A small business’ success can depend heavily on its employees. The National Federation of Independent Businesses notes that “employees at small businesses carry more of the company’s weight on their shoulders than those working at larger companies.” As a result, the failure of an individual employee can make a greater impact at a small business than at a larger organization.
Employee management is one way to help turn an underperforming employee around or prevent high-performing employees from becoming a weak performer. The concept of employee management is more than just making sure that people are doing their jobs; it’s a variety of procedures and strategies that can help you measure, monitor, and interact with the workforce that plays a huge role in your company.
How Does Employee Management Work?
As Robert Morris University Professor Dean R. Manna writes in the Journal of Diversity Management, “employee management is based on ideas and procedures developed to increase worker motivation, productivity, and performance.”
Employee management should play a role in every part of the employee lifecycle, starting with employee recruiting and training. A key part of this process is building a relationship with your employees. This involves adopting a few crucial tactics to allow your employees realize their full potential.
Support Open Communication
Effective communication is important for any company. Entrepreneur reports that in a survey of more than 1,000 employees, “81 percent of employees said they would rather join a company that values “open communication” than some other perks. That same survey also noted that “only 15 percent of employees are satisfied with the quality of communication within their companies.”
Of course, good communication is more than just talk. It’s important to set up practices that give employees a voice and allow you better means to listen to their thoughts, suggestions, and complaints. These include:
- Being visible: Make sure that your employees see you around the workplace and know that you’re available to talk with them if they need anything.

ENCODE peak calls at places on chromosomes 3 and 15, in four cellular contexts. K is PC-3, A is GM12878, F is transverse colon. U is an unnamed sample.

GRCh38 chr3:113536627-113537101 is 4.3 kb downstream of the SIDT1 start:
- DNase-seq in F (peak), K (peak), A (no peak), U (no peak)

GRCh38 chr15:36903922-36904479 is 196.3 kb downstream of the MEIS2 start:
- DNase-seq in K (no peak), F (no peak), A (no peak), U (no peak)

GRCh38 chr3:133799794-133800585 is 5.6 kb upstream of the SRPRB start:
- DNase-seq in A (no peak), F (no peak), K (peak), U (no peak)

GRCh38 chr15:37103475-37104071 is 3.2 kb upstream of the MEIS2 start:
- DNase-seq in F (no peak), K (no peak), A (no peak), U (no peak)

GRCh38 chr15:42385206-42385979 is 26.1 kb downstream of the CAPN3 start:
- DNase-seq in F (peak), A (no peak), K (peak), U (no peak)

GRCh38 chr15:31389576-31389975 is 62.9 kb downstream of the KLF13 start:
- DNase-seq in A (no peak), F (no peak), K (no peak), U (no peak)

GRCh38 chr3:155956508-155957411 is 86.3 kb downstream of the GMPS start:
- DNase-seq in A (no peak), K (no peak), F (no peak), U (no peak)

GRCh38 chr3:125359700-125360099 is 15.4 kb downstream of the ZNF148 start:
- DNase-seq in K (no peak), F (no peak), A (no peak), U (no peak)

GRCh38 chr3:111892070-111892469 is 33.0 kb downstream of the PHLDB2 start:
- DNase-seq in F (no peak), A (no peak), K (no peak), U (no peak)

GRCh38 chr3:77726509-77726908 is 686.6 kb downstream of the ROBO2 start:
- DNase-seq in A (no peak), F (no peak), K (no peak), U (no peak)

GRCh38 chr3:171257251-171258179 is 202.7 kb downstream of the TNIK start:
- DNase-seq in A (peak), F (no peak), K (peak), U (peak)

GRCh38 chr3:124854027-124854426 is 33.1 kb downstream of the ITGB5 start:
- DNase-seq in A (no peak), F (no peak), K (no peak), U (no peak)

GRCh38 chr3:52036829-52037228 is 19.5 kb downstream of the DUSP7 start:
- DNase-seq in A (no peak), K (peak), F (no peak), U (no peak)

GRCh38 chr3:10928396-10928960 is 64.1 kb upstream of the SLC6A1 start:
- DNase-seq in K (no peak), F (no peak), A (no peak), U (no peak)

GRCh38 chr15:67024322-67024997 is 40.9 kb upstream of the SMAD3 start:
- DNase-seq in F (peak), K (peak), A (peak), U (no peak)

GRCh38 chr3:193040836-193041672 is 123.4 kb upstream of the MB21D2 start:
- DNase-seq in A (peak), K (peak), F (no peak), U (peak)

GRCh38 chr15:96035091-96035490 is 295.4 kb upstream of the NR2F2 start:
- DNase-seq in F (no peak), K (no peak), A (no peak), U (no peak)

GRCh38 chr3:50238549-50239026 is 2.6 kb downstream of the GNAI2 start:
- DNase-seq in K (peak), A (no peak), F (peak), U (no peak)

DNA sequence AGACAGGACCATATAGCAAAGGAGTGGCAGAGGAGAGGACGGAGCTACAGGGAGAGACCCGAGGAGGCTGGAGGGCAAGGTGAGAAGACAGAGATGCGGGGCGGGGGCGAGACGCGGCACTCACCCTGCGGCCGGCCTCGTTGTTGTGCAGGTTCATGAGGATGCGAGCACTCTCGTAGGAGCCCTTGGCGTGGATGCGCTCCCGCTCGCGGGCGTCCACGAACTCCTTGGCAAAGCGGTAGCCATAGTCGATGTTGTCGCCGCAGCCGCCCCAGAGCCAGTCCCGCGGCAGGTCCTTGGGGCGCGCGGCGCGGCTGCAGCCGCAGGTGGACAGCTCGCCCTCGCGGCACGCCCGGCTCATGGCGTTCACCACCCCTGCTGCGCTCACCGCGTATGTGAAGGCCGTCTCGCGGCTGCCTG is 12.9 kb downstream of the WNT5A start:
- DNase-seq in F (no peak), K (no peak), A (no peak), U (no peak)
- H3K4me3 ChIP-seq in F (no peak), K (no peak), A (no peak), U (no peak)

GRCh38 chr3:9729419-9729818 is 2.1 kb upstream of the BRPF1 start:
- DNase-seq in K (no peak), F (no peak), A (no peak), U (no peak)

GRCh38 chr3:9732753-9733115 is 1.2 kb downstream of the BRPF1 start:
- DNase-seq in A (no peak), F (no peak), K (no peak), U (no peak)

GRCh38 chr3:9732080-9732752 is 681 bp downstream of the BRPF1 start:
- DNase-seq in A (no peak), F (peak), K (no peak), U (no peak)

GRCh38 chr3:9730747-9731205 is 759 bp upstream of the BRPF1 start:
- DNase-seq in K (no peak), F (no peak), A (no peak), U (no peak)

- Being transparent: Share company information with your employees. This will help them stay informed and make them feel included.
- Being open to criticism: Make sure that there is a proper grievance system so that employees can make their opinions known. This feedback can be used to identify potential issues that may negatively impact your employees.
Help Employees Develop
Monster released a poll in which 72 percent of respondents noted that they don’t feel as though their manager cares about their career growth. Giving your employees a chance to develop and grow into new roles in your company can not only keep them engaged, it can also help them gain the skills necessary to become key contributors for your business. Some ways to nurture growth include:
- Offering in-house training
- Sending employees to conferences and trade shows
- Allowing employees to adjust roles based on strengths and interests
The Society for Human Resource Management’s 2017 Employee Job Satisfaction and Engagement study notes that 61 percent of respondents find that trust between senior management and employees is very important. However, only 33 percent of these employees were satisfied with the level of trust at their place of employment.
One way to help manage employees is to not micro manage them. Give them enough space so that they can work on their own and step in when they need help or to check in on progress. By giving them a level of independence within reason, you can build a sense of trust that can help motivate your employees.
How Much Does Employee Management Matter?
Good employee management is a skill. Like any other skill, there are things that you can do.
By now, you may recognize that poor employee performance is bad, but exactly how bad is it? Talent management thought leader Dr. John Sullivan came up with six steps to help quantify how much money a poor performer may cost your company.
- Determine what an average employee is worth
- Determine the differential between an average and a weak employee in the same job
- Quantify the value of the “weak performer differential” percentage
- Determine the “weak performer differential” for other jobs
- Add other “weak performer costs” to the calculation, such as absenteeism and expensive errors
- Determine whether weak performers can be improved quickly and inexpensively
According to Sullivan’s evaluations, the difference in the value of a weak employee and an average one can range from three-quarters of their salary to nearly seven times the salary of an exceptionally bad employee. By empowering employees and weeding out those who just don’t show any potential for improvement, you can not only make your business more effective, you can also save yourself from ongoing costs caused by poor performance.
Focus on Employee Management
Employee management is not just a one-person job. It can comprise of many parts that can take up plenty of time and effort, such as performance reviews, setting up a grievance system, and more.
Fortunately, you don’t have to work on employee management alone. A Professional Employer Organization can take on some of the administrative burden required to improve employee performance, as well as other important HR functions. Contact GMS today to talk to one of our experts about how we can help you manage your employees.